Assessing Residents’ Skills in Psychiatric Reasoning: the Tufts Test of Formulation and Treatment Planning

Abstract

Objective

The authors aimed to develop an easily administered and scored written test of clinical reasoning for psychiatry residents and to explore its internal reliability and correlation with parameters of training.

Methods

The authors developed a case-based, multiple-choice test comprising 83 questions related to data gathering and interpretation, diagnosis, hypothesis generation and testing, and treatment planning. Postgraduate years 1–4 residents at 18 diverse residency programs, along with their Program Directors and/or Associate Program Directors, took the test. Outcome measures included internal reliability statistics, performance across levels of training, performance in different test categories, performance in programs with high vs. low emphasis on integrative case formulation, and performance in native English speakers vs. others.

Results

A total of 359 residents and 23 faculty members participated. The KR-20 statistic of 0.78 indicated that the test was internally reliable. Faculty performed better than residents, who began to approach faculty level only in their fourth year. Residents in programs with high emphasis on formulation and treatment planning tended to score better than those from low emphasis programs on hypothesis generation and testing, but not other categories of question. There was no evidence that non-native English speakers were at a disadvantage on the test.

Conclusions

A novel test of formulation and treatment planning has met criteria for internal reliability and provided preliminary data about development of reasoning skills in residents. The authors hope that taking and discussing it will also be useful as a training exercise in integrative case formulation.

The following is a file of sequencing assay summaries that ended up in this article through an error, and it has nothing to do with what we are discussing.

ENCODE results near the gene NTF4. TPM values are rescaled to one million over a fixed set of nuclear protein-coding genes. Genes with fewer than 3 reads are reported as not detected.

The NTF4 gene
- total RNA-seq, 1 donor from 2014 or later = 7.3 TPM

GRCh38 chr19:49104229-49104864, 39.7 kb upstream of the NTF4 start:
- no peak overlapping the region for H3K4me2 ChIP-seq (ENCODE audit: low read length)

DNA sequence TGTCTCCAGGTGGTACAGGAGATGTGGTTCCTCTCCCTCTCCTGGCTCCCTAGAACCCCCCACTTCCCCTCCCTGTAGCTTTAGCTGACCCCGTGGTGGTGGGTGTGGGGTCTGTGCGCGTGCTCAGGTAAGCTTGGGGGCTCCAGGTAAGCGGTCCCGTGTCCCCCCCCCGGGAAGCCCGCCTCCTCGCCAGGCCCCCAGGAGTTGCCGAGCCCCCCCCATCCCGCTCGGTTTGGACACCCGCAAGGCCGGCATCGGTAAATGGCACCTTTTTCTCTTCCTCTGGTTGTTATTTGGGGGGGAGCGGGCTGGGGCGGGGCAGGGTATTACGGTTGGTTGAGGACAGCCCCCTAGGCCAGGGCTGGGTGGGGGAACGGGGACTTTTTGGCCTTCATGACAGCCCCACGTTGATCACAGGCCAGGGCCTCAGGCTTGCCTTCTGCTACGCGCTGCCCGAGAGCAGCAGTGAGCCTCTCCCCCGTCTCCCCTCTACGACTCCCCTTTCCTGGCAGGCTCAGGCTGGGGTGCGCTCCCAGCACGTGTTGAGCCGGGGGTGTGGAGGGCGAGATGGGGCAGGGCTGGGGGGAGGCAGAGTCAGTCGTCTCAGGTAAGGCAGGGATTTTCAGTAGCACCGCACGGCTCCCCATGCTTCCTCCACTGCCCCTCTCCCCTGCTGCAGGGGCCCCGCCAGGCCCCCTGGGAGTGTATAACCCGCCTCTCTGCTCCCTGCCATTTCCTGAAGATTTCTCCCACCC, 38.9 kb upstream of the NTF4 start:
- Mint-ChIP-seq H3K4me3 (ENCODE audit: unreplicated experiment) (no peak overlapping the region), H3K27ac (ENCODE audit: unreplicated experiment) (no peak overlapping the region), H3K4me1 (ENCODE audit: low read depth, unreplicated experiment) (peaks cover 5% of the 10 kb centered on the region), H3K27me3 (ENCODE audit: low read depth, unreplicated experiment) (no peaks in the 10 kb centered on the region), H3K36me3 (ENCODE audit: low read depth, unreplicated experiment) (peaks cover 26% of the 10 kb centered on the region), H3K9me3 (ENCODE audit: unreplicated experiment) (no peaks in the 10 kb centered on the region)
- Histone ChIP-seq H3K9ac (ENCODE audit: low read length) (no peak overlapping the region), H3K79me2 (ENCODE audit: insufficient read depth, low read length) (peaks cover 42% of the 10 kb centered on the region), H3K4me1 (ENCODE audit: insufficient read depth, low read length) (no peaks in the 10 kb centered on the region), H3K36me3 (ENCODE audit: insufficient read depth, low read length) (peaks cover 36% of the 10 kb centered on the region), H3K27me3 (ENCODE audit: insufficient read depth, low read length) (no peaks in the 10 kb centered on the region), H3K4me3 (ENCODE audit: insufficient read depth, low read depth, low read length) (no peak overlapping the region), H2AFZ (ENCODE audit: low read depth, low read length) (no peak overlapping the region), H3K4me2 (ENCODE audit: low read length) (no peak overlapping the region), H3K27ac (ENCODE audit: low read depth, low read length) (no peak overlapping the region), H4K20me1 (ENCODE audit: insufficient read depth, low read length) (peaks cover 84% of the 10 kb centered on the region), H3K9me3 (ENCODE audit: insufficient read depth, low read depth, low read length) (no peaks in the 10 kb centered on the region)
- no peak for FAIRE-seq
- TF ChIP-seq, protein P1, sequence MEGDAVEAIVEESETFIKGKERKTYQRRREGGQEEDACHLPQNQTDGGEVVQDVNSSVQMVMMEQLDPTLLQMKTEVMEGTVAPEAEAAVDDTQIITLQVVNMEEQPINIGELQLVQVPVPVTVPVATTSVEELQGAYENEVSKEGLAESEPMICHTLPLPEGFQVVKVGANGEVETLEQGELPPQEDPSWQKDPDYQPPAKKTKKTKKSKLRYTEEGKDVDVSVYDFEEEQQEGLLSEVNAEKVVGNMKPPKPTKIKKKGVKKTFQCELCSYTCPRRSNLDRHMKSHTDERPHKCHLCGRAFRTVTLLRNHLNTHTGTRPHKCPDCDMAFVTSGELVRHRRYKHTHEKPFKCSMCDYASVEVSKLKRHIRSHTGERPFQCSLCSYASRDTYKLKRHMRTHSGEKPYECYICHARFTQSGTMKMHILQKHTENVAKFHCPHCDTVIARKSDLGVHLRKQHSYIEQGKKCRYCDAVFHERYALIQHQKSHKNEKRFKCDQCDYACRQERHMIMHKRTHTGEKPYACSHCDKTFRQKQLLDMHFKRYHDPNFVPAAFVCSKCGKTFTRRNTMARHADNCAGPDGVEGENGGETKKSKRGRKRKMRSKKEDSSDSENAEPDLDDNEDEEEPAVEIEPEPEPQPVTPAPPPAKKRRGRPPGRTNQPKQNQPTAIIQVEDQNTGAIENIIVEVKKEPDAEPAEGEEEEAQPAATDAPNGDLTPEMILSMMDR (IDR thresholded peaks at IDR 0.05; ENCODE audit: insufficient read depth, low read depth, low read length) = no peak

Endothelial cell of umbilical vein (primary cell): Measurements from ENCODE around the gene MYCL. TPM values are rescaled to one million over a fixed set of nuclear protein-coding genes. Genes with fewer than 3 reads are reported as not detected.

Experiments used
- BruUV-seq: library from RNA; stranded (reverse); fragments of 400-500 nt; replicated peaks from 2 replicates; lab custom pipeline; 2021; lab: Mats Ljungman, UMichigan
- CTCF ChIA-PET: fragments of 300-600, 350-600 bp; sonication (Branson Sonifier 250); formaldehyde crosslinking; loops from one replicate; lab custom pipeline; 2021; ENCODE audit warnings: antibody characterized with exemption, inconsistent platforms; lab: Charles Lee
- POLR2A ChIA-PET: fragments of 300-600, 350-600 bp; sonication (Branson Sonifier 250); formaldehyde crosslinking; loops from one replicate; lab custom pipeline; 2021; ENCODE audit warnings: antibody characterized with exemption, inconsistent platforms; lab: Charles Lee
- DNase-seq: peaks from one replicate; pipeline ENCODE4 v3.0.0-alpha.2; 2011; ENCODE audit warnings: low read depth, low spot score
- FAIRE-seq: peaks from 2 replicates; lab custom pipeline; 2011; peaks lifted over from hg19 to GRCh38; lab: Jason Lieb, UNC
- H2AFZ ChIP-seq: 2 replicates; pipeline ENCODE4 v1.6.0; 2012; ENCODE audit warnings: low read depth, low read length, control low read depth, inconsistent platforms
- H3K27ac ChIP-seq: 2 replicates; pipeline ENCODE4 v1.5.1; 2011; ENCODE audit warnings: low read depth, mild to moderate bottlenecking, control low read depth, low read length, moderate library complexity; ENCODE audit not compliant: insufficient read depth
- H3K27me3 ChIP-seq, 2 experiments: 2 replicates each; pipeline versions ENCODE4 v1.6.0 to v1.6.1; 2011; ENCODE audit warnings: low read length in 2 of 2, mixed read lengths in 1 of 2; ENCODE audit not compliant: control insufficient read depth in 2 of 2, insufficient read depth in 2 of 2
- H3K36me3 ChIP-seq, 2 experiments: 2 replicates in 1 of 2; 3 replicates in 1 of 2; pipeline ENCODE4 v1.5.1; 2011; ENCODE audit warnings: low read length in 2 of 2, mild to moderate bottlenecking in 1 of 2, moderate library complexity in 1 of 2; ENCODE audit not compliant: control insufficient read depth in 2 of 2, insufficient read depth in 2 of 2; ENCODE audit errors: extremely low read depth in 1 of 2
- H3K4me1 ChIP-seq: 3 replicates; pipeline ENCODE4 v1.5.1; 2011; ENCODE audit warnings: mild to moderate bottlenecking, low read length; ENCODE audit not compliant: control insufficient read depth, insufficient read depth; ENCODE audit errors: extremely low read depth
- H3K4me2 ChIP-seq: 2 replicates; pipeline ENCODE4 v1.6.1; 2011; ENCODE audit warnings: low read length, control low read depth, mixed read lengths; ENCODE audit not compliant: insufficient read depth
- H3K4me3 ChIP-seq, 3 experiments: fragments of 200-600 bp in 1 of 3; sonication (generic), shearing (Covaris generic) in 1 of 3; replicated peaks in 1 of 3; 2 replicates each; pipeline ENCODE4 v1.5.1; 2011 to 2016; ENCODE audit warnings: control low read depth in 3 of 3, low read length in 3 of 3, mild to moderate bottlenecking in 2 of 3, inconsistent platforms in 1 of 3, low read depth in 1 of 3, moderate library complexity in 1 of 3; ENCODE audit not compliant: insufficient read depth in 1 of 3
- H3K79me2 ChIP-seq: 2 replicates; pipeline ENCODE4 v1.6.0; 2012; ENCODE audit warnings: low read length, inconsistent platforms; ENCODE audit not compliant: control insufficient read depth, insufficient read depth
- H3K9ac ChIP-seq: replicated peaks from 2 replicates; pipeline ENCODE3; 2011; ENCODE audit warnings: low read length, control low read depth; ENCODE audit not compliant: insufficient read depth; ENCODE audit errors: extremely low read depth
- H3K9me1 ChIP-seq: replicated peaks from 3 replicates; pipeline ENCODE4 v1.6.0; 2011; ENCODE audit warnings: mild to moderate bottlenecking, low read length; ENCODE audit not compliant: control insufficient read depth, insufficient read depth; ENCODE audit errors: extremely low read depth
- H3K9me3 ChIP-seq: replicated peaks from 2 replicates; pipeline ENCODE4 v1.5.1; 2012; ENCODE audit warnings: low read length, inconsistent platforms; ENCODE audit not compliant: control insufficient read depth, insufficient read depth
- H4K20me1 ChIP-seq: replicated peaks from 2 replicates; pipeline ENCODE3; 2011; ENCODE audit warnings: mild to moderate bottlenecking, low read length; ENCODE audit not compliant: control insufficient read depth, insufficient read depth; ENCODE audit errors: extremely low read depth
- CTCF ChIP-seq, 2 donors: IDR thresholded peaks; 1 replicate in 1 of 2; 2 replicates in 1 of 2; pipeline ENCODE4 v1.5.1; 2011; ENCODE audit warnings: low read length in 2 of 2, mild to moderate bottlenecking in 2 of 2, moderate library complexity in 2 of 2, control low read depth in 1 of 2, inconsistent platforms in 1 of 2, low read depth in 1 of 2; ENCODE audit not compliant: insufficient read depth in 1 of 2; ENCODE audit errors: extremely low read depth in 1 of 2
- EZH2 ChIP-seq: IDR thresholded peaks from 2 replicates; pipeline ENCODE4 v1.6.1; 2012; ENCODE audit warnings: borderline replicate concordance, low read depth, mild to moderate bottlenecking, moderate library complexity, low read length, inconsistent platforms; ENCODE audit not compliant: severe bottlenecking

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Correspondence to Edward K. Silberman.

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Ethical Considerations

This study was judged “Exempt” by the Tufts Health Sciences IRB.

Disclosures

Dr. Adler reports grants from Janssen Pharmaceuticals, outside the submitted work, and activity as co-owner of Health and Productivity Sciences, which currently has no assets or patents. Dr. Silberman has filed a patent for copyright of the test (pending). The other authors have no disclosures.

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Silberman, E.K., Ramesh, S., Adler, D. et al. Assessing Residents’ Skills in Psychiatric Reasoning: the Tufts Test of Formulation and Treatment Planning. Acad Psychiatry 44, 701–708 (2020). https://doi.org/10.1007/s40596-020-01234-9

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Keywords

  • Residents
  • Clinical reasoning
  • Assessment
  • Training